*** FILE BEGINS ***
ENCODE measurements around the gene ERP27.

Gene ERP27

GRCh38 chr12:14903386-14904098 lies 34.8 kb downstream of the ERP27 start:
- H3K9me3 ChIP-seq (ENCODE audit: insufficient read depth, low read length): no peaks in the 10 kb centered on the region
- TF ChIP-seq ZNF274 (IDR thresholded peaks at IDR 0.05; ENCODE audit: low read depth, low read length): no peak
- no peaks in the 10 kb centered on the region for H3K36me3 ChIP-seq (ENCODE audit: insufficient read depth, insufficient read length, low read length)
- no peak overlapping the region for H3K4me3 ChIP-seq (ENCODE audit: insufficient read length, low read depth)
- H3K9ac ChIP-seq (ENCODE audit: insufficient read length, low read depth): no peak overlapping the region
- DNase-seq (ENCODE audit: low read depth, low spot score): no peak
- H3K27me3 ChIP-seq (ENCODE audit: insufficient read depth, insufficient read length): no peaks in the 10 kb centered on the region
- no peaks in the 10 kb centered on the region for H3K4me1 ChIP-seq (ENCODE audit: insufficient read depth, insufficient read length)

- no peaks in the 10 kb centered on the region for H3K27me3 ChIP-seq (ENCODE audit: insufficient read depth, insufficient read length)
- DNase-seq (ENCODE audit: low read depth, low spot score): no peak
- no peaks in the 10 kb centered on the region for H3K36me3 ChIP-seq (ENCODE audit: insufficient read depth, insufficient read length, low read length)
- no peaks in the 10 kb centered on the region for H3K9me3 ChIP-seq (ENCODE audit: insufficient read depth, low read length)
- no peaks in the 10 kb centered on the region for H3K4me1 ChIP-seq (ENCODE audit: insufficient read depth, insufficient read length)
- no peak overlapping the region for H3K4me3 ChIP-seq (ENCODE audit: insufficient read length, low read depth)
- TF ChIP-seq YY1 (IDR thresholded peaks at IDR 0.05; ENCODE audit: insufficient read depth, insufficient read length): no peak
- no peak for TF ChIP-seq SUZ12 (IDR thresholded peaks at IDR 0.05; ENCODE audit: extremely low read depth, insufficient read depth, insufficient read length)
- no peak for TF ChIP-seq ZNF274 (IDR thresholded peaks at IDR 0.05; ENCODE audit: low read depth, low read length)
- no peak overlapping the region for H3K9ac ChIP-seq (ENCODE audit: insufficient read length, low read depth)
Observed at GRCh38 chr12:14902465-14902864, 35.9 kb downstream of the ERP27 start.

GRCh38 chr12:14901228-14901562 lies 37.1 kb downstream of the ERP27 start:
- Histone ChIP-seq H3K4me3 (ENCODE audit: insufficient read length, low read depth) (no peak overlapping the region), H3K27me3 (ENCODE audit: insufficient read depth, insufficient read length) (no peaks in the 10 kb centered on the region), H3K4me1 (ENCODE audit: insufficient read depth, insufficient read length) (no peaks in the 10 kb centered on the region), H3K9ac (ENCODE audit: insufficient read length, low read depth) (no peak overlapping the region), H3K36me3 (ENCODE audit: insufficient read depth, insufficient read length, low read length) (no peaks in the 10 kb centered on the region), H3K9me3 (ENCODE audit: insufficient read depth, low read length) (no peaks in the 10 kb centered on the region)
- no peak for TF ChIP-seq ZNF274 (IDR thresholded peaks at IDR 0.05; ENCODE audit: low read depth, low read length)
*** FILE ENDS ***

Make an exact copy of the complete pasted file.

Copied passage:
ENCODE measurements around the gene ERP27.

Gene ERP27

GRCh38 chr12:14903386-14904098 lies 34.8 kb downstream of the ERP27 start:
- H3K9me3 ChIP-seq (ENCODE audit: insufficient read depth, low read length): no peaks in the 10 kb centered on the region
- TF ChIP-seq ZNF274 (IDR thresholded peaks at IDR 0.05; ENCODE audit: low read depth, low read length): no peak
- no peaks in the 10 kb centered on the region for H3K36me3 ChIP-seq (ENCODE audit: insufficient read depth, insufficient read length, low read length)
- no peak overlapping the region for H3K4me3 ChIP-seq (ENCODE audit: insufficient read length, low read depth)
- H3K9ac ChIP-seq (ENCODE audit: insufficient read length, low read depth): no peak overlapping the region
- DNase-seq (ENCODE audit: low read depth, low spot score): no peak
- H3K27me3 ChIP-seq (ENCODE audit: insufficient read depth, insufficient read length): no peaks in the 10 kb centered on the region
- no peaks in the 10 kb centered on the region for H3K4me1 ChIP-seq (ENCODE audit: insufficient read depth, insufficient read length)

- no peaks in the 10 kb centered on the region for H3K27me3 ChIP-seq (ENCODE audit: insufficient read depth, insufficient read length)
- DNase-seq (ENCODE audit: low read depth, low spot score): no peak
- no peaks in the 10 kb centered on the region for H3K36me3 ChIP-seq (ENCODE audit: insufficient read depth, insufficient read length, low read length)
- no peaks in the 10 kb centered on the region for H3K9me3 ChIP-seq (ENCODE audit: insufficient read depth, low read length)
- no peaks in the 10 kb centered on the region for H3K4me1 ChIP-seq (ENCODE audit: insufficient read depth, insufficient read length)
- no peak overlapping the region for H3K4me3 ChIP-seq (ENCODE audit: insufficient read length, low read depth)
- TF ChIP-seq YY1 (IDR thresholded peaks at IDR 0.05; ENCODE audit: insufficient read depth, insufficient read length): no peak
- no peak for TF ChIP-seq SUZ12 (IDR thresholded peaks at IDR 0.05; ENCODE audit: extremely low read depth, insufficient read depth, insufficient read length)
- no peak for TF ChIP-seq ZNF274 (IDR thresholded peaks at IDR 0.05; ENCODE audit: low read depth, low read length)
- no peak overlapping the region for H3K9ac ChIP-seq (ENCODE audit: insufficient read length, low read depth)
Observed at GRCh38 chr12:14902465-14902864, 35.9 kb downstream of the ERP27 start.

GRCh38 chr12:14901228-14901562 lies 37.1 kb downstream of the ERP27 start:
- Histone ChIP-seq H3K4me3 (ENCODE audit: insufficient read length, low read depth) (no peak overlapping the region), H3K27me3 (ENCODE audit: insufficient read depth, insufficient read length) (no peaks in the 10 kb centered on the region), H3K4me1 (ENCODE audit: insufficient read depth, insufficient read length) (no peaks in the 10 kb centered on the region), H3K9ac (ENCODE audit: insufficient read length, low read depth) (no peak overlapping the region), H3K36me3 (ENCODE audit: insufficient read depth, insufficient read length, low read length) (no peaks in the 10 kb centered on the region), H3K9me3 (ENCODE audit: insufficient read depth, low read length) (no peaks in the 10 kb centered on the region)
- no peak for TF ChIP-seq ZNF274 (IDR thresholded peaks at IDR 0.05; ENCODE audit: low read depth, low read length)